Editorials

Texas detention centers need watchful eye

THE EDITORIAL BOARD

Elementary-aged children talk about a short story in Spanish during a class at the Karnes County Residential Center, a temporary home for immigrant women and children detained at the border in Karnes City.
Elementary-aged children talk about a short story in Spanish during a class at the Karnes County Residential Center, a temporary home for immigrant women and children detained at the border in Karnes City. AP

Two private South Texas detention centers, where about 2,000 Central American immigrant women and children are being held, apparently have a long way to go before they could be seen as minimally adequate places for kids.

That’s the gist of Wednesday’s testimony in Austin, where Texas Department of Family and Protective Services officials held a four-hour licensing hearing focused on the facilities in Dilley and Karnes City.

The immigrant women and children are part of a surge of people who were apprehended after crossing the border illegally during the summer of 2014. They’re being held pending immigration hearings to decide whether they can stay in the U.S. or be sent home.

The Department of Family and Protective Services has a huge and thankless task. Its officials say they are trying to bring the facilities under their regulatory control over child-care facilities, conduct periodic inspections and enforce minimum child safety and welfare standards.

They attempted to accomplish that under emergency procedures that would skip the public hearing process, but a state district judge in Austin blocked that move last month.

A federal judge ruled earlier this year that the children were being held in “deplorable” conditions.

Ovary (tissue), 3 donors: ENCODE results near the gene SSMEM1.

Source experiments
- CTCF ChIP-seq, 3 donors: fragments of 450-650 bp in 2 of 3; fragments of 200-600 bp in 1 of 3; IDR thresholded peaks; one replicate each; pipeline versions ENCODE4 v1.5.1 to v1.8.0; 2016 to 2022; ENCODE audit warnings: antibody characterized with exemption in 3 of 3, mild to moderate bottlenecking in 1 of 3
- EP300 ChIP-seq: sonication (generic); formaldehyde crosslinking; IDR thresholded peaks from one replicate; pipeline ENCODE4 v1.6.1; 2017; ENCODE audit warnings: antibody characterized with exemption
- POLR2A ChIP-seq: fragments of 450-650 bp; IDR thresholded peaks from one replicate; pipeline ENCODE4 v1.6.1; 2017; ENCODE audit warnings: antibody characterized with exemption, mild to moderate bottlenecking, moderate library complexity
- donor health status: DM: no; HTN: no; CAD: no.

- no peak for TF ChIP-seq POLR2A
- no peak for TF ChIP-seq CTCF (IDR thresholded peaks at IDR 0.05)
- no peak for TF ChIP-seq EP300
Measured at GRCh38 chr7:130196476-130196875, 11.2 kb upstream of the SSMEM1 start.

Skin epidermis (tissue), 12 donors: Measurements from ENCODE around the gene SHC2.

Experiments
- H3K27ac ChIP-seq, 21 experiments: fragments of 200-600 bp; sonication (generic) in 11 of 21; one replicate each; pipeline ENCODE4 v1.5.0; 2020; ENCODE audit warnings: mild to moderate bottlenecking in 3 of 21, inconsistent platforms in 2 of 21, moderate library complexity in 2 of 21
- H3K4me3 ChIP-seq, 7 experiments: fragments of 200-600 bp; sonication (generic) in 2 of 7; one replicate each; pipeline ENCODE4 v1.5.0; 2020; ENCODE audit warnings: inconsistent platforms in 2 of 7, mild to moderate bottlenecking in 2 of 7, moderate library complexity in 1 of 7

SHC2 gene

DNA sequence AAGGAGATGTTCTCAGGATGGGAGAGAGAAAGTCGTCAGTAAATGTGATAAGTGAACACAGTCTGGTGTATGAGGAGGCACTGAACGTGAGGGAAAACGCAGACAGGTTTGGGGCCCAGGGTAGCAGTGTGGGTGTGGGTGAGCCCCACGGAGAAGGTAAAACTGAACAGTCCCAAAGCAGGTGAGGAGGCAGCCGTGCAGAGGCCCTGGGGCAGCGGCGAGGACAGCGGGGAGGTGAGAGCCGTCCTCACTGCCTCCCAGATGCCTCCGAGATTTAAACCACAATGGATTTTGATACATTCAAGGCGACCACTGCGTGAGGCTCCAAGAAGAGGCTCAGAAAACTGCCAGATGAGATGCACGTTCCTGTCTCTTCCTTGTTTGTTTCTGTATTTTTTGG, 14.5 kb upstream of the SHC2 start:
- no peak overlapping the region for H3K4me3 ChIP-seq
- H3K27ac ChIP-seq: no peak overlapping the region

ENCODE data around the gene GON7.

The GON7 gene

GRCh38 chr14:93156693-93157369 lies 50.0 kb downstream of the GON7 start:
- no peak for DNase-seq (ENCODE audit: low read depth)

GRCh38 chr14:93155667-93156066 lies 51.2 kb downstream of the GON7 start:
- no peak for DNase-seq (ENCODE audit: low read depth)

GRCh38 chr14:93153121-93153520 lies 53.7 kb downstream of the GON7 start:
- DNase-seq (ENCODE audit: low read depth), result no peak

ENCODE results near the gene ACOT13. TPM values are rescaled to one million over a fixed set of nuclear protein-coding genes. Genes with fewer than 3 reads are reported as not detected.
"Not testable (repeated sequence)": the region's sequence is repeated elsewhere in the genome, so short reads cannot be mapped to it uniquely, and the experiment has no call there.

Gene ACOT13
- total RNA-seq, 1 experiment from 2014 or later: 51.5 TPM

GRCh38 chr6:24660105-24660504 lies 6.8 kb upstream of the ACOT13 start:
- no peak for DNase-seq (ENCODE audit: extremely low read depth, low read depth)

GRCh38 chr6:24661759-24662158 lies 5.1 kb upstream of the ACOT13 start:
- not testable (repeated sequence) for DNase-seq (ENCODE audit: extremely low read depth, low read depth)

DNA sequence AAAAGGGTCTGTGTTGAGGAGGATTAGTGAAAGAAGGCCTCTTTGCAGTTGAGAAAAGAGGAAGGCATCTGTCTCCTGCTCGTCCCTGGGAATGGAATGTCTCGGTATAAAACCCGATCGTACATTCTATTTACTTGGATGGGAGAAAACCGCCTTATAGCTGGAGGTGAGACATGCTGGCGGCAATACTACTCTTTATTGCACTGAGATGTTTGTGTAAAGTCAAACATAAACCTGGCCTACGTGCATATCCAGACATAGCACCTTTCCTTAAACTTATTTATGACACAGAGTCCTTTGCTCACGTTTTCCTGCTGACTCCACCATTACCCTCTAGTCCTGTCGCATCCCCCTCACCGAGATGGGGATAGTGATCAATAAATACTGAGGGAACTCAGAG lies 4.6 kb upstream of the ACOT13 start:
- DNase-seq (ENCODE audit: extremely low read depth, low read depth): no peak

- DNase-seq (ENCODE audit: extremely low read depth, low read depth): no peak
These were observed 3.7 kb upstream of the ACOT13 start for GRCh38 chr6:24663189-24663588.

The Texas Tribune reported that Virginia Raymond, an Austin-based immigration attorney, said at Wednesday’s hearing the centers aren’t even close to proper child-care facilities.

“It’s an insult to child-care workers, and it’s an insult to the common sense of the people of Texas, to call detention centers child care,” she said.

Greg Hansch, public policy director for the National Alliance on Mental Illness of Texas, said mothers and children in the facilities “commonly show symptoms of anxiety, depression, and feelings of despair,” the Tribune reported.

Last year’s immigration surge was a crisis, spurring then-Gov. Rick Perry to send state guard troops, Department of Public Safety officers and other state law enforcement personnel to guard the border and stop illegal crossings.

That emergency effort turned into a long-term state force at the border.

The surge did not repeat this summer. The issue now is the conditions under which these women and children are held.

While it’s good that a formal regulatory process is taking place, it’s also a shame that it has taken this long. The Department of Family and Protective Services has no time to waste in exerting proper control.

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